Sarah Waterman (who we recently wrote about here), 27, and Matt Sisto, also 27, are the masterminds responsible for creating the reality tv fantasy league concept. And don't let any reality tv fantasy league biters tell you differently. The business began as a hobby, says Sisto, who with a friend started assigning points to various reality show themes — vomiting, crying, hooking up, the word "situation," etc. Within three years, the idea grew into an online enterprise for the general reality tv-addicted public.
At present, they run a fantasy league for the "Jersey Shore," and they are just about to launch two other leagues — one for the "Real Housewives" series and one the upcoming Kim Kardashian wedding. So far, they have about 30 players, who get points when the characters they pick to be on their team do or say certain reliably predictable reality show things like getting drunk or telling someone that they're "not trying to make any friends."
The leagues, which are free to join, make money via web ads. Recently, they've been working on their business plan and getting all their legal ducks in a row (there has been some unwanted encroachment from sports blog Grantland, the pair say). But then Irene rolled in and soaked and flattened much of southern Vermont. That's when Waterman, a veteran Hurricane Katrina volunteer with a masters desgree in public administration, kicked into action. The pair, along with "social media ninja" Katie Kent, quickly set up vtresponse.com to serve as a one-stop shop for people looking for Irene resources.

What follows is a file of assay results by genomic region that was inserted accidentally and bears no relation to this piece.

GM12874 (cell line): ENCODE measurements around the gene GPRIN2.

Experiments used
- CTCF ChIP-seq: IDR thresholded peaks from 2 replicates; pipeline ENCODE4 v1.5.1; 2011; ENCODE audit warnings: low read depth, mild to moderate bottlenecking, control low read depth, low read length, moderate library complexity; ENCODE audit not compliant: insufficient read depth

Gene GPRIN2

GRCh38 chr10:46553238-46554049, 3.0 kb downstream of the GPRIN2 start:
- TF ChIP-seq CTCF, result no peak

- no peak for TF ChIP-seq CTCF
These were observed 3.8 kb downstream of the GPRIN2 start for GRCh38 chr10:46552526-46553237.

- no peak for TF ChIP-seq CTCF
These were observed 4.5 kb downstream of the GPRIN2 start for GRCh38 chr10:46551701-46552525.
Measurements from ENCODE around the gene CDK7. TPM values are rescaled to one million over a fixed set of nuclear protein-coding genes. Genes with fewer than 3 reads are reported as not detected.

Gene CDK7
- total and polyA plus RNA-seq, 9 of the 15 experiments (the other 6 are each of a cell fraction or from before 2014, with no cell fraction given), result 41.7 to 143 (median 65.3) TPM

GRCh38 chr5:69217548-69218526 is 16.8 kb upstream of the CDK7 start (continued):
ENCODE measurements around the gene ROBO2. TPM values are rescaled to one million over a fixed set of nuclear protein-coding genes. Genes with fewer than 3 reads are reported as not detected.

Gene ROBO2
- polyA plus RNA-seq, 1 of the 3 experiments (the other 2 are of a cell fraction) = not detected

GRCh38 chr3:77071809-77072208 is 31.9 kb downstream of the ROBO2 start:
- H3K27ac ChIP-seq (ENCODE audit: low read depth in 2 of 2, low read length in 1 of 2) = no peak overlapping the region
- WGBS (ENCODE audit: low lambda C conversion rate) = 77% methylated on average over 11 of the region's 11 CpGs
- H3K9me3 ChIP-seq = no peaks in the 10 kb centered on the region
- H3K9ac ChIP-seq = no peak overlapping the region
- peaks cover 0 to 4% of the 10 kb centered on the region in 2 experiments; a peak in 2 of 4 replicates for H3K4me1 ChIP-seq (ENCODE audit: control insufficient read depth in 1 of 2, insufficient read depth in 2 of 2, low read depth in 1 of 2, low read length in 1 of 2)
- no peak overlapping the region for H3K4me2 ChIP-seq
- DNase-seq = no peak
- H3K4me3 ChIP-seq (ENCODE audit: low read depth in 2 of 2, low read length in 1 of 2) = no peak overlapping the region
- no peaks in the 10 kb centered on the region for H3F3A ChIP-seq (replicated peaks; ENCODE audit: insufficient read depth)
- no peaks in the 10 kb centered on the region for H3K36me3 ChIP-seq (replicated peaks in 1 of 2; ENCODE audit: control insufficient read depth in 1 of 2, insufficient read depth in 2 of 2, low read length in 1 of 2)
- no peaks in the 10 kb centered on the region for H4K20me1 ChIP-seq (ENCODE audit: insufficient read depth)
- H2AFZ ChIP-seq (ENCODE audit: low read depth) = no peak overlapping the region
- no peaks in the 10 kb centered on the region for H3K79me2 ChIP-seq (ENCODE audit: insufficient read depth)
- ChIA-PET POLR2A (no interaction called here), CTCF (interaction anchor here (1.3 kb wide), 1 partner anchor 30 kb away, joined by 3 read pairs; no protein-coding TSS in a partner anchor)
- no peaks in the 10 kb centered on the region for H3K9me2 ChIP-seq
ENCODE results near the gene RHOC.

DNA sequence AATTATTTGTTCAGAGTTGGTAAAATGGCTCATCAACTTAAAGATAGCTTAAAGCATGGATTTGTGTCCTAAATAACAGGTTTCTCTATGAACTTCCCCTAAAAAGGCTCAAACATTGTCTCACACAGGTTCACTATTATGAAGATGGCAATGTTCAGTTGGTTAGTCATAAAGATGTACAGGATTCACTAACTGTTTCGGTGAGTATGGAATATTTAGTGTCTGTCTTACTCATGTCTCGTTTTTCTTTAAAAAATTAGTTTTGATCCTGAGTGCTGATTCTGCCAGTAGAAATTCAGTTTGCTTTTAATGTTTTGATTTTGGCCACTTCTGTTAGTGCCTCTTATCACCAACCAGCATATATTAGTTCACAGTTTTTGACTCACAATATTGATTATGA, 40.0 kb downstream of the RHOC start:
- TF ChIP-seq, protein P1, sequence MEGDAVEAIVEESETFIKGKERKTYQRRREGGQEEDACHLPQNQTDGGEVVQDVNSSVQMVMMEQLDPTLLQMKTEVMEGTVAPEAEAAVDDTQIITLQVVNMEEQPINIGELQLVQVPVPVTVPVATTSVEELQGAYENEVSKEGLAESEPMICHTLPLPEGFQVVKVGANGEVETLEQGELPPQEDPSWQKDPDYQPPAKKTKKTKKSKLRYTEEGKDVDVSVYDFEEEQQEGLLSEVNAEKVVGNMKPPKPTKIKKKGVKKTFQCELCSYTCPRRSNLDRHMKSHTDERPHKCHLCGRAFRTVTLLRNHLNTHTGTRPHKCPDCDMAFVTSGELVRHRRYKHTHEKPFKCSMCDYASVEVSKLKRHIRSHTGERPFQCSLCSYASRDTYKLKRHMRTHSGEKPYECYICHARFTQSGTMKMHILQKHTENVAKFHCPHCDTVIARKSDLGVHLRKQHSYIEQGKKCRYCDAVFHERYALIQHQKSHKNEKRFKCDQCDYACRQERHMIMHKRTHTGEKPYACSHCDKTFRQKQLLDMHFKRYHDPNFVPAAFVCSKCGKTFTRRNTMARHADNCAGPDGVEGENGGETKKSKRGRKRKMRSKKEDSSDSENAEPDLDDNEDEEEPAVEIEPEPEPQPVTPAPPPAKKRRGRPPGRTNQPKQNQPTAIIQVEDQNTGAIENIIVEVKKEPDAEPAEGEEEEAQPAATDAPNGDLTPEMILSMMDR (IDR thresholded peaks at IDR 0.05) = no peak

While disaster relief and systems planning is Waterman's bailiwick, Sisto is a new convert to the field. So far, it's been a proverbial baptism by fire for the former aspiring novelist (who did manage to get referenced on The Atlantic Wire for a blog post he wrote about Snooki). After graduating from UVM in 2007, Sisto stuck around the area, doing web development for Home Ecology, a green general store in Shelburne, for two years. He then took a year off to write the Great American Novel. When he returned to the working world, he figured he and Waterman could make a go of their reality tv fantasy league concept.
He didn't bank on becoming one of the major Irene resources, but that's what he and Waterman and Kent have become. They've been pulling endlessly long days trying to harness the power of willing and able volunteers around the state. Waterman says this is essential to provide people resources for two main reasons — one, because people need to feel like they can help their neighbors; and two, perhaps more importantly, a coordinated volunteer response means that people will be less likely to go where they are not needed, wanted or where it's dangerous.
As of today, the team has put Reality Venture Capital on hold while they work to compile the never-ending calls for assistance on vtresponse.com. That way they can focus on listening to what people need. Sometimes, Waterman says, all victims need is a kind ear and someone who will hear them out and help them feel less isolated as they struggle figure out the next step.
In addition to fielding calls and emails from people who are stranded due to road wash-outs or power outages, they've also heard from people desperate to help. One woman, an endurance equestrian, got in touch to offer her services to ride into inaccessible areas with supplies. Another person wrote in to say he had a lumberjack crew and ATVs at the ready to help clear downed trees and debris. Still another Vermonter emailed to say her husband had a Jeep with a winch as well as rigging equipment and was willing to help in the clean-up. To deal with the deluge, they recently added a forum to their website where people can connect directly with one another.
The vtresponse.com site is a far cry from the world of J-Woww, Khloé and Countess LuAnn de Lesseps. But relief work is what's needed now, the crew reasons. Plus, there will be no shortage of reality tv material to mine when Irene finally blows over.
Photo via snookienicole.com.